A sector that's rapidly expanding, domotics - domus (home) plus robotics - are smart houses that manage temperature and lighting to minimize wasted electricity. For example, smart thermostats sense your presence and set the temperature according to your needs, saving 20% a year on heating bills. Watch this episode of Eni's Energy Shot series to learn how domotics save money and increase a home's value.

Even if the US, Europe, China, and India reduce carbon emissions at the rate they've promised, much climate damage has already been done. That shouldn't stop these and other countries from doing all they can to meet their net-zero emissions targets, but they also better start preparing for a world of people on the move.

Climate change will displace an unprecedented number of people in coming years, creating not just a series of humanitarian crises in many parts of the world, but lasting political, economic, and social upheaval as those of us who live on higher ground try to find a sustainable place for these climate refugees to live.

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Listen: In a wide-ranging interview with Ian Bremmer, Pulitzer Prize-winning climate journalist Elizabeth Kolbert assesses the current state of the climate crisis and answers a simple question: how screwed are we? And as the climate continues to warm at a record pace, she unpacks some of the more extreme climate solutions that some increasingly desperate nations are starting to consider. Such measures may sound like stuff of science fiction (see: injecting sulfur particles into the atmosphere or shooting millions of tiny orbital mirrors into outer space) as times become more desperate, their appeal is growing. Can we fix the planet the same way we broke it?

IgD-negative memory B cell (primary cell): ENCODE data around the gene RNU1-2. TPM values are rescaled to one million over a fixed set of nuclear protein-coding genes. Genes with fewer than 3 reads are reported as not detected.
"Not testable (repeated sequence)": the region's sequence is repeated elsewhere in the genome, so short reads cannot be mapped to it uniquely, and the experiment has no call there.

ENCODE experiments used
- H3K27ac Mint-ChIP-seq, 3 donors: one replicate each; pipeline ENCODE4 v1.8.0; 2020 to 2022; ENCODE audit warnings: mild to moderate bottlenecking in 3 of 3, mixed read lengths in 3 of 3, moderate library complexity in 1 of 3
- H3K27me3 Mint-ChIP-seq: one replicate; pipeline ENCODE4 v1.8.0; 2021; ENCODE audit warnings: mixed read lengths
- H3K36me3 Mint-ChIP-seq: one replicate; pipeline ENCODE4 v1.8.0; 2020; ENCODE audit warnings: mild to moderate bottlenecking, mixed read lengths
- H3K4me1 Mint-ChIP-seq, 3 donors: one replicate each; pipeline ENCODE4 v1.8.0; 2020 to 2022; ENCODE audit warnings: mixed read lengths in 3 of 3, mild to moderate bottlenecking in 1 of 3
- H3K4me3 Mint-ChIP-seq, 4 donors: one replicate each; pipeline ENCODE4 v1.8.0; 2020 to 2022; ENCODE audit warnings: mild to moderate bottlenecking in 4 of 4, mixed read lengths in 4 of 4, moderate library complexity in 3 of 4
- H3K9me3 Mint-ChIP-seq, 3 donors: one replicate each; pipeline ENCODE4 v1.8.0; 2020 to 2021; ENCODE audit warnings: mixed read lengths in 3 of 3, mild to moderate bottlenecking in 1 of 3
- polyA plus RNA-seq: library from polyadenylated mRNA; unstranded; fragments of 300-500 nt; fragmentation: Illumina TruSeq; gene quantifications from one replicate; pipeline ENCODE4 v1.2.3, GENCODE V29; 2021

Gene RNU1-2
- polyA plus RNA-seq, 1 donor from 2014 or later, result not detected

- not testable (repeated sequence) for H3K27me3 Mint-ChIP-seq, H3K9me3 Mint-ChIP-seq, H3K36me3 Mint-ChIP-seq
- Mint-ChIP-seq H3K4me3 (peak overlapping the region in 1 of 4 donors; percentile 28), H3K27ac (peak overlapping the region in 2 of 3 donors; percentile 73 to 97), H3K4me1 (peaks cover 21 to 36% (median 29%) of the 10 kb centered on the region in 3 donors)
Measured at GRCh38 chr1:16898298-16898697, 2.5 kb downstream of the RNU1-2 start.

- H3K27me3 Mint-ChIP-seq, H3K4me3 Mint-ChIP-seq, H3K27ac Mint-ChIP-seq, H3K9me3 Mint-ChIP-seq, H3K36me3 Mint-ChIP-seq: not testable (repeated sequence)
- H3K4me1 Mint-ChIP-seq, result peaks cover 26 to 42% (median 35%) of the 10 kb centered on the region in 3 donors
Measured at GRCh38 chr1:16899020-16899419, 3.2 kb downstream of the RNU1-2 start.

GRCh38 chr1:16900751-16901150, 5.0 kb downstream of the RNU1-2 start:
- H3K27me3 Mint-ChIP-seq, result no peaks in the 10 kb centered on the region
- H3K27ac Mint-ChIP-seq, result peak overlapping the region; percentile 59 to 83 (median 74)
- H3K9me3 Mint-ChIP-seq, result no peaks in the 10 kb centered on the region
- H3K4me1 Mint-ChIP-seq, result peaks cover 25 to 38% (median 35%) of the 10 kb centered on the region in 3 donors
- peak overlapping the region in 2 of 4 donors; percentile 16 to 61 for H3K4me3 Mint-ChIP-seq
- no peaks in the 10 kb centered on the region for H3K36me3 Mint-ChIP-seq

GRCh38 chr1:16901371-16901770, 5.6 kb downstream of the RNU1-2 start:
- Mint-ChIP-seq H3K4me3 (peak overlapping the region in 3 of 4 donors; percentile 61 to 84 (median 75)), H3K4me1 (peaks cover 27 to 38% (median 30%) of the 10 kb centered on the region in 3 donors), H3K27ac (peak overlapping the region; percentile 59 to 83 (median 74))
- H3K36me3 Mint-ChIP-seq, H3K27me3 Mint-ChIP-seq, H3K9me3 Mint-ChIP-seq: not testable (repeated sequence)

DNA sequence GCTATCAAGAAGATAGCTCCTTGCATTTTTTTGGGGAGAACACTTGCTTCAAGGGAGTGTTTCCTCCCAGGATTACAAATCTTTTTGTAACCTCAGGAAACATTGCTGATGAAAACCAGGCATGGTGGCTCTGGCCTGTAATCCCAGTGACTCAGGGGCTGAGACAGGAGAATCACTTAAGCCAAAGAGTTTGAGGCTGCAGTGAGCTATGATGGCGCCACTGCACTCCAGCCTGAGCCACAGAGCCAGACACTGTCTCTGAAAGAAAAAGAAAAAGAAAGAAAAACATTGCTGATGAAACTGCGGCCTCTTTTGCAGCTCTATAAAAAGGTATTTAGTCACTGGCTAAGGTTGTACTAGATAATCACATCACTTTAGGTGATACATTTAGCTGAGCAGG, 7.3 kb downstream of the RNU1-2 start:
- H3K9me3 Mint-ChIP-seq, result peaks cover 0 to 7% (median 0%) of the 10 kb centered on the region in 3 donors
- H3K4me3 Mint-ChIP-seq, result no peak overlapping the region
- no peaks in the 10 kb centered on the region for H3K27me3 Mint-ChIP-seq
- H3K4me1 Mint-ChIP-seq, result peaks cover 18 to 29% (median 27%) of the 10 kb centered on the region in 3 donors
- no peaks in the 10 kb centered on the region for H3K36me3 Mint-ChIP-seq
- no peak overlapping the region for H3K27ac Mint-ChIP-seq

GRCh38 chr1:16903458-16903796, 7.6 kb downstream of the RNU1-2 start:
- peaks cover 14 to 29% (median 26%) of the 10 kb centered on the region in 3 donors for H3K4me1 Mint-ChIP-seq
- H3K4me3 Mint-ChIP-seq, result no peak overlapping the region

China is making its neighbors nervous these days. Chinese fighter jets are screaming into Taiwan's airspace. Hundreds of armed Chinese "fishing boats" are plying the disputed waters of the South China Sea. And Beijing is slashing imports from some trading partners because of disputes over political issues.

To push back against this increasingly aggressive behavior, regional powers Japan, India, and Australia, together with the US, are boosting cooperation via a 17-year-old grouping called the Quadrilateral Security Dialogue, or simply "The Quad." But how effectively can these four countries really work together to counter China? Eurasia Group's Peter Mumford discusses the Quad's future.

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Want to tackle climate change? If so you'll have to reach out to China, which is currently responsible for over a quarter of global carbon dioxide emissions. Beijing will certainly take your call, as climate is a huge priority for President Xi Jinping.